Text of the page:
Contributing Guide

This guide is aimed at beginners who may be making their first contributions to open source or those who may need a refresh.

To get your code merged into a GitHub repository (repo), you should fork the repo to your own GitHub account, clone a local copy of your fork, commit and push your changes, and, finally, send a pull request to the maintainer(s) of the original repo. If your code is acceptable to the project maintainer(s), it will be merged in.

Note: All text within and including angle brackets <PLACEHOLDER_TEXT> is placeholder text and should be replaced before running.

Forking a Repository

A fork is a copy of a repo. Creating a fork will allow you to make changes to the repo's codebase without affecting the original repo.

To create a fork, visit the page of the repo you want to fork on GitHub and click the fork button.

GitHub fork button

This will create a forked copy of the repo on your GitHub account that you can then clone a local copy of. As a fork, your repo will always have a link to the original.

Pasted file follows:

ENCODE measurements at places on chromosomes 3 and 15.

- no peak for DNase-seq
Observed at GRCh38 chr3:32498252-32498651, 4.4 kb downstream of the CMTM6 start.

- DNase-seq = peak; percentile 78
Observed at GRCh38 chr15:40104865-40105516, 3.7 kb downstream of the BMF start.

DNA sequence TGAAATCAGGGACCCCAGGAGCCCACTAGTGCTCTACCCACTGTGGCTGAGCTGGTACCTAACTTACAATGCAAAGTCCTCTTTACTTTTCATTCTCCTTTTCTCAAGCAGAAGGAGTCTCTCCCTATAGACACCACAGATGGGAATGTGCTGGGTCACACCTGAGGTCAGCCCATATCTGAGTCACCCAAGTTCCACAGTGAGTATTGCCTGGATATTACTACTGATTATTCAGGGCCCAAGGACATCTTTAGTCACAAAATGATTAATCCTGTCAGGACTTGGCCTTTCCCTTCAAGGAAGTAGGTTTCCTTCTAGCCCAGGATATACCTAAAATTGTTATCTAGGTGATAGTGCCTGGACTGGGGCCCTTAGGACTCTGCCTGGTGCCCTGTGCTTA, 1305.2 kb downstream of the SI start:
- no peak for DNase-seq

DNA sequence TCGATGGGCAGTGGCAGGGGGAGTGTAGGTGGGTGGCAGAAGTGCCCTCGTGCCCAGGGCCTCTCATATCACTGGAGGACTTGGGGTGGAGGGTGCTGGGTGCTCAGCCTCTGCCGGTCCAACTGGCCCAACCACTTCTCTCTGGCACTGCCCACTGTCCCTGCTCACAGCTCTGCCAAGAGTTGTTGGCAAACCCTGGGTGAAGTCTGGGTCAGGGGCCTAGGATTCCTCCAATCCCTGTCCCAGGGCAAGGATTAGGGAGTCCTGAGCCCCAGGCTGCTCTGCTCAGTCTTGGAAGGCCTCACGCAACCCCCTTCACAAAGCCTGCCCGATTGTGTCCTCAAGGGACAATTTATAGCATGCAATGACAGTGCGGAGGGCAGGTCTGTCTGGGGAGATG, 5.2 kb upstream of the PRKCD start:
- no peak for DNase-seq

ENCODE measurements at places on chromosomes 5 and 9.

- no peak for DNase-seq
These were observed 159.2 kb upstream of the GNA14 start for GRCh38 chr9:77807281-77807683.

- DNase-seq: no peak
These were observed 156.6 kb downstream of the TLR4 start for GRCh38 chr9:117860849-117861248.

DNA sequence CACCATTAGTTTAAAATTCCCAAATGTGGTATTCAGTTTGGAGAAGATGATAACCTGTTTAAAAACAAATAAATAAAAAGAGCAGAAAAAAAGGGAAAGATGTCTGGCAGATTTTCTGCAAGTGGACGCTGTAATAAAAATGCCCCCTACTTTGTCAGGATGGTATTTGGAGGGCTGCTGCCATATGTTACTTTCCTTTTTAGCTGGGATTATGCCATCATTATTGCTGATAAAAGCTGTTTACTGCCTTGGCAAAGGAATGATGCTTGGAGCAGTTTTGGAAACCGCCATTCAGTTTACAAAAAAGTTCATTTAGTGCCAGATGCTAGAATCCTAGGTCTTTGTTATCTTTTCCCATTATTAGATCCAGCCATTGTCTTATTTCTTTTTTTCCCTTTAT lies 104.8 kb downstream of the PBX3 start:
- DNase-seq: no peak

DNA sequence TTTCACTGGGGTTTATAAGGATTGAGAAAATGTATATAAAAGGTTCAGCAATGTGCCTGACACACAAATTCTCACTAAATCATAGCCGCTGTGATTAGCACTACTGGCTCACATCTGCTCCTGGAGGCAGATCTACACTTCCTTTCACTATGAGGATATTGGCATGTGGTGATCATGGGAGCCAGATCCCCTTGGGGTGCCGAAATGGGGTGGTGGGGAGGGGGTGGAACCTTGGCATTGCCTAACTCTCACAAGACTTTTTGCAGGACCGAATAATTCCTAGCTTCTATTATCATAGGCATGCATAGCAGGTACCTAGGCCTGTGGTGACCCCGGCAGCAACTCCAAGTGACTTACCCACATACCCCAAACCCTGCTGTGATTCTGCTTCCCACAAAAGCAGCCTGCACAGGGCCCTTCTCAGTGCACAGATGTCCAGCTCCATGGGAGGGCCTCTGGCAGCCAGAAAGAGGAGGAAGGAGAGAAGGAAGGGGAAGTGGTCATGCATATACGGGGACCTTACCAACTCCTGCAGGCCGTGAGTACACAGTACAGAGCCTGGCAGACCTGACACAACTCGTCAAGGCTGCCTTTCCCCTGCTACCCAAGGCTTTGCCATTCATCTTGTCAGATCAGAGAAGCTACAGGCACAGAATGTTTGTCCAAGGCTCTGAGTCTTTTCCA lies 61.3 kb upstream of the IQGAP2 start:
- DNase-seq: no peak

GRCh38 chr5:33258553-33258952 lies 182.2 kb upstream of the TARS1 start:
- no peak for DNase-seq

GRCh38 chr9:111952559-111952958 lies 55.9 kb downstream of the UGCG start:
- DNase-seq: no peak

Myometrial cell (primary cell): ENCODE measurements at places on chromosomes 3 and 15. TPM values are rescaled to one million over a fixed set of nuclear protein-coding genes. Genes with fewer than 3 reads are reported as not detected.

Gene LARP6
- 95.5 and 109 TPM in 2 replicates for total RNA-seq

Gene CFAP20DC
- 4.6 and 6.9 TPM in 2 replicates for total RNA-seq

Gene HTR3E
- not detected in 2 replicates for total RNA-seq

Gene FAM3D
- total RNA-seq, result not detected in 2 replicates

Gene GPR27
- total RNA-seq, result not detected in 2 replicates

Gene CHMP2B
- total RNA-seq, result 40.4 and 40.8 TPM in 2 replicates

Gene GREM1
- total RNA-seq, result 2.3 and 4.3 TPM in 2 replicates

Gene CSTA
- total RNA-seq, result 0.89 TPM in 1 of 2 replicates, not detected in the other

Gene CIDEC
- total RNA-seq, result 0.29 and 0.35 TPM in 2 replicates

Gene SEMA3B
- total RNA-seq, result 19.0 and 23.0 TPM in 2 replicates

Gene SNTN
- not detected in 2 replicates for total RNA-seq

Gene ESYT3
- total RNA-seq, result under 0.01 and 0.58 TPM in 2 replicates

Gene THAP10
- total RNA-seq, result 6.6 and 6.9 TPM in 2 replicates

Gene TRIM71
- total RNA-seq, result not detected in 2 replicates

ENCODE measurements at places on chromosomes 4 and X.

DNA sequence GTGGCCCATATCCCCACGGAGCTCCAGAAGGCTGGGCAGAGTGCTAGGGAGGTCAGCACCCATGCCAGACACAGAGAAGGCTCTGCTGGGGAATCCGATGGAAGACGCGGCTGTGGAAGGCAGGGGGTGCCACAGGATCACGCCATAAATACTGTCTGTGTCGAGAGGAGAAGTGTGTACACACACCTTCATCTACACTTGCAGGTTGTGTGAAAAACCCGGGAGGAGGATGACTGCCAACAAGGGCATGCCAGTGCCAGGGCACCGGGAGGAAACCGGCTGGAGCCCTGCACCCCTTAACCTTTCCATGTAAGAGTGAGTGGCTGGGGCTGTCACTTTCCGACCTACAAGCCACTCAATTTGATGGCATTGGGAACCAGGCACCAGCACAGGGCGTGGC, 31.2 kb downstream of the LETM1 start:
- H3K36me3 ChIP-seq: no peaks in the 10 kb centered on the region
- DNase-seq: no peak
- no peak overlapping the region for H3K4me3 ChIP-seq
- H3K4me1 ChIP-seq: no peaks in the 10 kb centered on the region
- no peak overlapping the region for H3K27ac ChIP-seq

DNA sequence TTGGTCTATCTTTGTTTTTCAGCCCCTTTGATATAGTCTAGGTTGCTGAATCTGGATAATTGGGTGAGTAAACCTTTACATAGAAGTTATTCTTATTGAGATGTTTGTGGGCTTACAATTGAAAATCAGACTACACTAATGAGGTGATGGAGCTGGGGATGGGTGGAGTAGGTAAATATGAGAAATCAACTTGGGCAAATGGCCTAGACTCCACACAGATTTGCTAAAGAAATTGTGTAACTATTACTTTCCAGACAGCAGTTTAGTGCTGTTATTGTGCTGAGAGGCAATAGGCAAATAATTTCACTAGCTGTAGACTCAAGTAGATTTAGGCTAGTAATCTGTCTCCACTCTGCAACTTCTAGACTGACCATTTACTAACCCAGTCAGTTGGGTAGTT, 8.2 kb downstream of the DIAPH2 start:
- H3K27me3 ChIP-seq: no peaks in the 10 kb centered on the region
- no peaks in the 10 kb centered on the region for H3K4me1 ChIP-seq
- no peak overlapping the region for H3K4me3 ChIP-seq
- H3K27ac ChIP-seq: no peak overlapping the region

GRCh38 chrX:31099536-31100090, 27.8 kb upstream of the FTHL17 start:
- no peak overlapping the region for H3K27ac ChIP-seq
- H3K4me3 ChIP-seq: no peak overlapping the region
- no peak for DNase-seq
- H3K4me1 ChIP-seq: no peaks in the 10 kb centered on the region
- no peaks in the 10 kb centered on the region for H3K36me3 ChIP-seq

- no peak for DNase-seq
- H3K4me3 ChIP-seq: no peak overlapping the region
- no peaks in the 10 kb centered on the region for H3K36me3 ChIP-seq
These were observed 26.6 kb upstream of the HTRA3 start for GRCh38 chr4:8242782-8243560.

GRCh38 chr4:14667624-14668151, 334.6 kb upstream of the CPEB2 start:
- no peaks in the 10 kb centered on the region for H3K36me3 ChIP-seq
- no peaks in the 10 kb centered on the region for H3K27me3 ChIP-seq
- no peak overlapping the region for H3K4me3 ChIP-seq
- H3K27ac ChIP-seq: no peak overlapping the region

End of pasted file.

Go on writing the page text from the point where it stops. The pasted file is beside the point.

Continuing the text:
Your fork

Cloning Your Fork

After clicking the fork button, navigate to your fork on your GitHub account and click the Clone/Download button. Copy the URL to your clipboard.

Clone button

This URL will follow a pattern similar to the following:<YOUR_USERNAME>/<REPOSITORY_NAME>.git.

On your local machine, open a terminal and navigate to the folder where you want to create your local copy of the repo (typically inside a folder called GitHub). Once in the correct directory, type the following code into your terminal and press enter:

This will create a local copy of your forked repo.

NOTE: After cloning your fork, be sure to change directory into the folder created by git in which the repository is located (typically named the same as the repo); otherwise, many of the following commands will not work.

Setting Up Remotes

Remotes are references to remote repos that are stored out on the internet, such as, or the local network.